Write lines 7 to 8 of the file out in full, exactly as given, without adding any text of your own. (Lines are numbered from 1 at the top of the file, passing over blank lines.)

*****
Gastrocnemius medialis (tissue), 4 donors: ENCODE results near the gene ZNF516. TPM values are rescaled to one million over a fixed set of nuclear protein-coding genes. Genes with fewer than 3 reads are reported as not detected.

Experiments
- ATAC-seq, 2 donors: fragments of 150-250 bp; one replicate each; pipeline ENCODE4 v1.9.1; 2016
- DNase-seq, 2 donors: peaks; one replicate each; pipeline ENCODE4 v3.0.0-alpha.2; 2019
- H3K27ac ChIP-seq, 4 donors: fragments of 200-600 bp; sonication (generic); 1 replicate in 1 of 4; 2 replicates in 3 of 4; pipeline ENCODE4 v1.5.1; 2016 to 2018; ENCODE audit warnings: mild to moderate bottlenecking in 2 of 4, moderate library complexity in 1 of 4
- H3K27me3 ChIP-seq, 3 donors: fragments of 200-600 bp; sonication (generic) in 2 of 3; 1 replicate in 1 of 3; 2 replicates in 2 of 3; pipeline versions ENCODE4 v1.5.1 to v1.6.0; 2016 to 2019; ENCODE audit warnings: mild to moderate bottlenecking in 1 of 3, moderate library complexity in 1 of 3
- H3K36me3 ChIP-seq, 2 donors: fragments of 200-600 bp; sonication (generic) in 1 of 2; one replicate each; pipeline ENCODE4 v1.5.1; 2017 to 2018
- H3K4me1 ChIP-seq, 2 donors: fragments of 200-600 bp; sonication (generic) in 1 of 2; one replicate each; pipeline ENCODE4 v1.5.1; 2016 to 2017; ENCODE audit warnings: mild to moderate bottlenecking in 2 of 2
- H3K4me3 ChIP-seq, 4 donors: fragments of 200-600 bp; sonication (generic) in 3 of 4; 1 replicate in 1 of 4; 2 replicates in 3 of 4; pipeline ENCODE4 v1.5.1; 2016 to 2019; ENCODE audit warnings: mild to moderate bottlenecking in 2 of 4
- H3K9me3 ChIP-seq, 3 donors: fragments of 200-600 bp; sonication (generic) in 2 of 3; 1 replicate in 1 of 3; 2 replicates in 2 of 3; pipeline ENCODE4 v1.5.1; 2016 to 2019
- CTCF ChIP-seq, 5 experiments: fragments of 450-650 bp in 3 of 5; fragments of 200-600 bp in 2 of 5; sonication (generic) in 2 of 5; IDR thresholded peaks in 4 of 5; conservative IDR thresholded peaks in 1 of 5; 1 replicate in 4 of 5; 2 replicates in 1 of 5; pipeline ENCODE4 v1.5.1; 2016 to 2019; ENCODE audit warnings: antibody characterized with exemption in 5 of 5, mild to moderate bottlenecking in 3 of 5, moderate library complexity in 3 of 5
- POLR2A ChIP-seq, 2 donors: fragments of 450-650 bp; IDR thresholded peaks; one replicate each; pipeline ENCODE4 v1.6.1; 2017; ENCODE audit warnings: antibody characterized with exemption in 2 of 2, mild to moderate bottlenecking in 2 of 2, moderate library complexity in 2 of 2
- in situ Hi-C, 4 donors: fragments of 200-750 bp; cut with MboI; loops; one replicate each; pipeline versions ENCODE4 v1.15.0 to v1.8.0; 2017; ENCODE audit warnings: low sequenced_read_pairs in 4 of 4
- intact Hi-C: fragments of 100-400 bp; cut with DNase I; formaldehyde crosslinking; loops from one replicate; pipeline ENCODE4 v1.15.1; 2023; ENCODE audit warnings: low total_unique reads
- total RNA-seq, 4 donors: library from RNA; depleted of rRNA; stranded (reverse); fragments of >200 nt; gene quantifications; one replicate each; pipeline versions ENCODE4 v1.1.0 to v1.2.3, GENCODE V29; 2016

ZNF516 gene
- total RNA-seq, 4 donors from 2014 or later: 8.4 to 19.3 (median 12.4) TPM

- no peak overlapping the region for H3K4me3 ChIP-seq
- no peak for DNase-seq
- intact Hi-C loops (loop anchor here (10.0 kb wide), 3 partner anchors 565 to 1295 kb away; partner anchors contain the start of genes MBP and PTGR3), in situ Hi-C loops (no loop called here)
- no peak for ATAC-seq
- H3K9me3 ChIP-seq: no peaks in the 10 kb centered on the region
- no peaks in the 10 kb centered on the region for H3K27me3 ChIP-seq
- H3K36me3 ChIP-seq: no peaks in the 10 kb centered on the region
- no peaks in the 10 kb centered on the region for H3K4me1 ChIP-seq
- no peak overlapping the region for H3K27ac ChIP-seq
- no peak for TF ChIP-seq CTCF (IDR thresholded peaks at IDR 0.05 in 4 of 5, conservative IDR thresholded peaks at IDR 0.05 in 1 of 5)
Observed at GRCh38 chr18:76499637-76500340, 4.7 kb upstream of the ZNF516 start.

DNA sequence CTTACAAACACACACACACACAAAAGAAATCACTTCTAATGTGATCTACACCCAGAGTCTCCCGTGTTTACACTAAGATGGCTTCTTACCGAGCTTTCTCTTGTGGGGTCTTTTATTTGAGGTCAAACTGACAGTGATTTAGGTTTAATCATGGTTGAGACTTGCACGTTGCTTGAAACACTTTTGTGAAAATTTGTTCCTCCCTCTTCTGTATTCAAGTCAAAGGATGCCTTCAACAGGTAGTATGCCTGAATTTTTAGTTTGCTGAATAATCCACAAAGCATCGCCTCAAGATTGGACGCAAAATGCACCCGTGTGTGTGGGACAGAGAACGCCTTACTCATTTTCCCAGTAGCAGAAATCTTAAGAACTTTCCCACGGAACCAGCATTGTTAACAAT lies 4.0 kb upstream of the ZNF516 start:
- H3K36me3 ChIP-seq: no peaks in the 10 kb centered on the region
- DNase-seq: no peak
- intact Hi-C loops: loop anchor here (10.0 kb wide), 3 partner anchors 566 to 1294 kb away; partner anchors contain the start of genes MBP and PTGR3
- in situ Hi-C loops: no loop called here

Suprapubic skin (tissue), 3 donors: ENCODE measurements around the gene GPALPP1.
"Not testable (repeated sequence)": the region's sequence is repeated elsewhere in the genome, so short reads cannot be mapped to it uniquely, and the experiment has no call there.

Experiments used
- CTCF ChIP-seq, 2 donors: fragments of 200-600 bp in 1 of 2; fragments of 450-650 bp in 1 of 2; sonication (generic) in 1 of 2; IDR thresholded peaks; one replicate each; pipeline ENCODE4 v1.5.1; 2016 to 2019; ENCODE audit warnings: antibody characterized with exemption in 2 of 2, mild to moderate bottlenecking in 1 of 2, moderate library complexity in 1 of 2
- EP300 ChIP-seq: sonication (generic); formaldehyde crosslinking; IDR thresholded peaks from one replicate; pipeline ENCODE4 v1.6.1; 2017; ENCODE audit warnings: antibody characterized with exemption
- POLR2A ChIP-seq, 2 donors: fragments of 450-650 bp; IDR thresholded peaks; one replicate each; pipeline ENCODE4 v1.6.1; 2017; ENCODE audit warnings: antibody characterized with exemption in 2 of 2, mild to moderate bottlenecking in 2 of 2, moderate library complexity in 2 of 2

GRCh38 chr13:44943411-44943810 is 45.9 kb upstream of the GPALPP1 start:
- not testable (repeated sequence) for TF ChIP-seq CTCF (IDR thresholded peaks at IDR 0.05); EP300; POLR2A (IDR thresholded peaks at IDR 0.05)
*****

- H3K36me3 ChIP-seq, 2 donors: fragments of 200-600 bp; sonication (generic) in 1 of 2; one replicate each; pipeline ENCODE4 v1.5.1; 2017 to 2018
- H3K4me1 ChIP-seq, 2 donors: fragments of 200-600 bp; sonication (generic) in 1 of 2; one replicate each; pipeline ENCODE4 v1.5.1; 2016 to 2017; ENCODE audit warnings: mild to moderate bottlenecking in 2 of 2